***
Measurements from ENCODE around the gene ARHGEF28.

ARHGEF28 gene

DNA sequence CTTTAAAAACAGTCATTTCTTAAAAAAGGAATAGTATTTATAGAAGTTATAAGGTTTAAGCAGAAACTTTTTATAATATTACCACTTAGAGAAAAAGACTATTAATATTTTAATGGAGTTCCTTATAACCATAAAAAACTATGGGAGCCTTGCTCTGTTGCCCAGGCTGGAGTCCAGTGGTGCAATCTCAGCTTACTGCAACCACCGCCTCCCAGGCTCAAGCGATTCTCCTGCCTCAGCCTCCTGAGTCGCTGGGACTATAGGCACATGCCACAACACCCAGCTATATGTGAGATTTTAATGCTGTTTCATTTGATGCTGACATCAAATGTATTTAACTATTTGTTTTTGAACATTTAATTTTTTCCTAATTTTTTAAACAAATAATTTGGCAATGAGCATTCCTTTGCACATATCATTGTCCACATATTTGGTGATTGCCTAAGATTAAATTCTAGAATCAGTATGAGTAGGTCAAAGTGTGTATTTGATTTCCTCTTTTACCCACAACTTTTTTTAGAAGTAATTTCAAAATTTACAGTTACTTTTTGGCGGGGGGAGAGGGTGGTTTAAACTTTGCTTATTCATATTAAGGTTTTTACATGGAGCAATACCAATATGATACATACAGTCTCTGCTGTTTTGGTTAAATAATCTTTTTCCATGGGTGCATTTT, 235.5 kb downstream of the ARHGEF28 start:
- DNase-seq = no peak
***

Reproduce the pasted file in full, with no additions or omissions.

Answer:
Measurements from ENCODE around the gene ARHGEF28.

ARHGEF28 gene

DNA sequence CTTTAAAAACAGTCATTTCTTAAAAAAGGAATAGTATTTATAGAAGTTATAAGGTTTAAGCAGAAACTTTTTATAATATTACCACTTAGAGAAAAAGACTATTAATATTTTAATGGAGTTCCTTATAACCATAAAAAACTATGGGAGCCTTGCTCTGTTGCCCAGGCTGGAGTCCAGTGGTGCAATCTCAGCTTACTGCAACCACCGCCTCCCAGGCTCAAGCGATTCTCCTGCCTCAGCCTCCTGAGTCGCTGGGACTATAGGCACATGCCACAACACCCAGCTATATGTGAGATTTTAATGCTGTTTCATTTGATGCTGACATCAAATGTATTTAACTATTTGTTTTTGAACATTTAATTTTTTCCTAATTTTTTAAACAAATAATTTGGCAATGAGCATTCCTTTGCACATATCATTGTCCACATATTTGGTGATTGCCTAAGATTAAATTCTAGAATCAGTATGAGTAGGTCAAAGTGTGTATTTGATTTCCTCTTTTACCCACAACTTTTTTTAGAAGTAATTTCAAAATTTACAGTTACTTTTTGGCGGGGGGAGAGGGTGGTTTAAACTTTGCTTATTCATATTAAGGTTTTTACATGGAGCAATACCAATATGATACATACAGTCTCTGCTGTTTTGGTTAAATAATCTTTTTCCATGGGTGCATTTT, 235.5 kb downstream of the ARHGEF28 start:
- DNase-seq = no peak